#F26382, for instance, is a coral-colored shade of pink and
#371324 is the color of a slightly purple red wine. Once you think you’ve reached that Jedi Hex-Master status, try a little game of “What the Hex?”
Fig. 1, “Hexadecimal color examples”
Color Tools and Resources
Now we all have a basic understanding of how colors are represented as hexadecimal values. The next step is to find out those values for each color with which we want to work. Many resources are available to help you choose colors for your palette, including a ton of stand-alone applications and plugins for both Macs and PCs. Here are a few of my favorites:
Color Scheme Designer 3
Although there are many online color pickers out there, my favorite is Color Scheme Designer (formerly known as the WellStyled Color Scheme Generator), shown in Figure 2, Color Scheme Designer 3 — the author’s pick”. Where many other applications use a RGB or CMYK color wheel, this awesome HTML tool uses the traditional red, yellow, and blue color wheel. With just a few clicks, you can choose and customize a color scheme, as well as identify a variety of other colors from which to build a harmonious palette. Once you have a palette you like, you can use the Vision Simulator to see what those colors look like to people with various levels of color blindness; then you can export your colors as HTML/CSS, XML, Text, a Photoshop palette, or a GIMP palette.
Another excellent color selection resource is Adobe Kuler. On the Kuler website, you can create color combinations based on the standard color scheme configuration similar to the way Color Scheme Designer 3 works. Unlike that site, though, Kuler will also generate a palette from an uploaded image. Another key feature of Kuler is its community. If you create a login for the site, you can save and share your color palettes with other Kuler users, and anyone can browse the most-recent and highest-rated color combinations on the site. Figure 3, “The Adobe Kuler AIR application” shows the handy AIR app version of the site, which can be installed on both Macs and PCs.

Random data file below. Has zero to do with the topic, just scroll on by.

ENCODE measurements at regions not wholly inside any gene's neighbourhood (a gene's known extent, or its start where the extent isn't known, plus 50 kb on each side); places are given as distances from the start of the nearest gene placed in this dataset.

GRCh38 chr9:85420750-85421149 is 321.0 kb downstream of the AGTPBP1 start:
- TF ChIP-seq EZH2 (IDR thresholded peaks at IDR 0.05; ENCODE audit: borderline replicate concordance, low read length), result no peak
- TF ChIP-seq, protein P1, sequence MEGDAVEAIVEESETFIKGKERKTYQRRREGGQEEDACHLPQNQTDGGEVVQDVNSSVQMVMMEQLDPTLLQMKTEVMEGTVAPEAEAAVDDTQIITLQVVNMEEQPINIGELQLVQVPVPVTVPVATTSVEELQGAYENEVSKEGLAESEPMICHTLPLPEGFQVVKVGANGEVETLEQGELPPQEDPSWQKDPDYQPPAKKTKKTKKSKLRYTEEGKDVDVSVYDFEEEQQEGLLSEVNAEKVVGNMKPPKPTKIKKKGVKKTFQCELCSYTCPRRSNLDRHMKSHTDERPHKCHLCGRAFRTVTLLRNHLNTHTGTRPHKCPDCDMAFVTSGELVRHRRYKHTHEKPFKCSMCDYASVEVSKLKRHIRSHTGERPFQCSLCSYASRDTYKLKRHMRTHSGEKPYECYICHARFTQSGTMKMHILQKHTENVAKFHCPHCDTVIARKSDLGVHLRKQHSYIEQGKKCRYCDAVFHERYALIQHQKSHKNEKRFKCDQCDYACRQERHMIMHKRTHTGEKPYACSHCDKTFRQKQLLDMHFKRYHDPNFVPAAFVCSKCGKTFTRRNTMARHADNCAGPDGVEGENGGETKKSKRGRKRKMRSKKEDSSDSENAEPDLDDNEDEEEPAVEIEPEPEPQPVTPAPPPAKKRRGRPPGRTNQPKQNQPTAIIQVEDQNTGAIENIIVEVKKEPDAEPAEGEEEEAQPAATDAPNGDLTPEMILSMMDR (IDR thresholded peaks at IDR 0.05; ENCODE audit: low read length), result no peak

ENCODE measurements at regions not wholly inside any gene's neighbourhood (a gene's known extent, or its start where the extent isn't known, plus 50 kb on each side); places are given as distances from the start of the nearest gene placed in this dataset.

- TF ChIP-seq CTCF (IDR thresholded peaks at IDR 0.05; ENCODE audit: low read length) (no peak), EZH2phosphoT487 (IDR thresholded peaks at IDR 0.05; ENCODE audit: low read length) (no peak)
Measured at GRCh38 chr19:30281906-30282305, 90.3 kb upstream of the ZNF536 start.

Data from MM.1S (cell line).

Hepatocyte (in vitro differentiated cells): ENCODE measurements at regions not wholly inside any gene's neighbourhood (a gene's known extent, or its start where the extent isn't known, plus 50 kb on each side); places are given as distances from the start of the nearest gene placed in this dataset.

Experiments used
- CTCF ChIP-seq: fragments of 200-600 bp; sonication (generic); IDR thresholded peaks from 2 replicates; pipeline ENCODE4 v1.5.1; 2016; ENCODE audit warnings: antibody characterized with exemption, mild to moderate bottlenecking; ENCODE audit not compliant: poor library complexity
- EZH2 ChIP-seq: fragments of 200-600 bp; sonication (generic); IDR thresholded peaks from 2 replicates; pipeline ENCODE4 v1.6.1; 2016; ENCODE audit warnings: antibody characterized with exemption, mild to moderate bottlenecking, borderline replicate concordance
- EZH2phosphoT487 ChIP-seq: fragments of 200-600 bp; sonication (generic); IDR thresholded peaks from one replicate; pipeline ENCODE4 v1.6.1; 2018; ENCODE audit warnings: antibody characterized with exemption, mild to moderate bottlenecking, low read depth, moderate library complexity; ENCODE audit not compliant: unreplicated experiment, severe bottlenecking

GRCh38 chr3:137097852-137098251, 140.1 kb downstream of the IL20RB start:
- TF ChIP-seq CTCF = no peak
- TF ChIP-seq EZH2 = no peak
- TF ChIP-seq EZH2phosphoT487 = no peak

Fig. 3, “The Adobe Kuler AIR application”
If Kuler provides too limited a community to suit your social needs, the COLOURlovers website, shown in Figure 4, “COLOURlovers — for lovers of color”, certainly will. It’s less of a color generator tool and more of an inspiration-sharing website. It started off with just color schemes, but now you can also share patterns and view color (or colour if you insist) inspirations for a variety of design fields.
Color Stream iPhone App
Color Stream is an app (available for $2.99 from the iTunes store) that puts some of the best features of Color Scheme Designer and Adobe Kuler into the palm of your hand. Created by Sahil Lavingia, Color Stream lets you create and store color palettes that are either created from scratch, extracted from a photo, or even generated automatically using a built-in color schemer. It really is an elegant, well-polished application that makes picking a color palette fun and easy. Figure 5, “Palettes on the go with Color Stream” on the right shows what selecting a color palette from a photo looks like in the app.